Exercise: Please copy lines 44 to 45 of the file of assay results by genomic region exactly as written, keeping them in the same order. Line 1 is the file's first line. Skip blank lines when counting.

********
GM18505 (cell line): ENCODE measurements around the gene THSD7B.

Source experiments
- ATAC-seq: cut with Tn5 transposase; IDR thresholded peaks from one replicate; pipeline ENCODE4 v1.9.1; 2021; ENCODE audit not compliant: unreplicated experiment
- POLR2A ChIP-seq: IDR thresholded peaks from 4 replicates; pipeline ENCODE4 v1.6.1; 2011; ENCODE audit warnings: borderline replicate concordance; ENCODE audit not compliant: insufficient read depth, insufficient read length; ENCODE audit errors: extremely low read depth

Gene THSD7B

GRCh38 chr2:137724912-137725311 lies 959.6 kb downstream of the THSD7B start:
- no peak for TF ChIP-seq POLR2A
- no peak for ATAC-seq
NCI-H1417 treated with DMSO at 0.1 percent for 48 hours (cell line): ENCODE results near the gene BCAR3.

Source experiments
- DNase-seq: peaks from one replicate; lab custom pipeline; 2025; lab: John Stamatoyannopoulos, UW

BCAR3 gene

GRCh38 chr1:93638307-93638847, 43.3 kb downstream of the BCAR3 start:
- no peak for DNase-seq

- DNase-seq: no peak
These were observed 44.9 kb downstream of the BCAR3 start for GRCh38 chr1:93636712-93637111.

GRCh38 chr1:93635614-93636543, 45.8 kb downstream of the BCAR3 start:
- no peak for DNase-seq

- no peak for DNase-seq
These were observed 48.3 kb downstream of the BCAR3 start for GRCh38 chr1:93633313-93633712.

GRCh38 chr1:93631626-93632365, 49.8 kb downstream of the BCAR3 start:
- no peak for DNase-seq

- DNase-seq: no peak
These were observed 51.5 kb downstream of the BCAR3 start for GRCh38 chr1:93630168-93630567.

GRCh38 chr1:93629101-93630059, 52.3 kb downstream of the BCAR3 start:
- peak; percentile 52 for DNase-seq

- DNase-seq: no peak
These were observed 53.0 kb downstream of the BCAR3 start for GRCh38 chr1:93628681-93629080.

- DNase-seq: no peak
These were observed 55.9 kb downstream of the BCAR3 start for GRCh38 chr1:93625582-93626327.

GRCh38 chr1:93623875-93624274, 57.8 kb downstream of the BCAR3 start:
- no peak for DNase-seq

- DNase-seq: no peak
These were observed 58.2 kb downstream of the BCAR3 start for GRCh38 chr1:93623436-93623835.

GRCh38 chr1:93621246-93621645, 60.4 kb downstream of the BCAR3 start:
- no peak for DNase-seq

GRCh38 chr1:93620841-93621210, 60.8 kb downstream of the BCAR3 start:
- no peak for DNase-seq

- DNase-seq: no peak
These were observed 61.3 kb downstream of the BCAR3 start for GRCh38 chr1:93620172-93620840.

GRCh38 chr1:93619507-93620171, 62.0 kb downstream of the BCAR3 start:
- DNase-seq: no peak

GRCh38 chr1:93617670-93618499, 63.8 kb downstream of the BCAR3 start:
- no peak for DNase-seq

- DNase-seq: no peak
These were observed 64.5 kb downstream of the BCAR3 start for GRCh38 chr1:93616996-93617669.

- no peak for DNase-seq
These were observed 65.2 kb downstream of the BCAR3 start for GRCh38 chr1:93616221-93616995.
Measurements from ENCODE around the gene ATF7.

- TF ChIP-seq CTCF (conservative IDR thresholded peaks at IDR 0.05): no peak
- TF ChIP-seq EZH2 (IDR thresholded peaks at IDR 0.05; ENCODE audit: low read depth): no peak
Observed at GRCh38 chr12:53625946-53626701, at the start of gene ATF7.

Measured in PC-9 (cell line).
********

- no peak for DNase-seq

- DNase-seq: no peak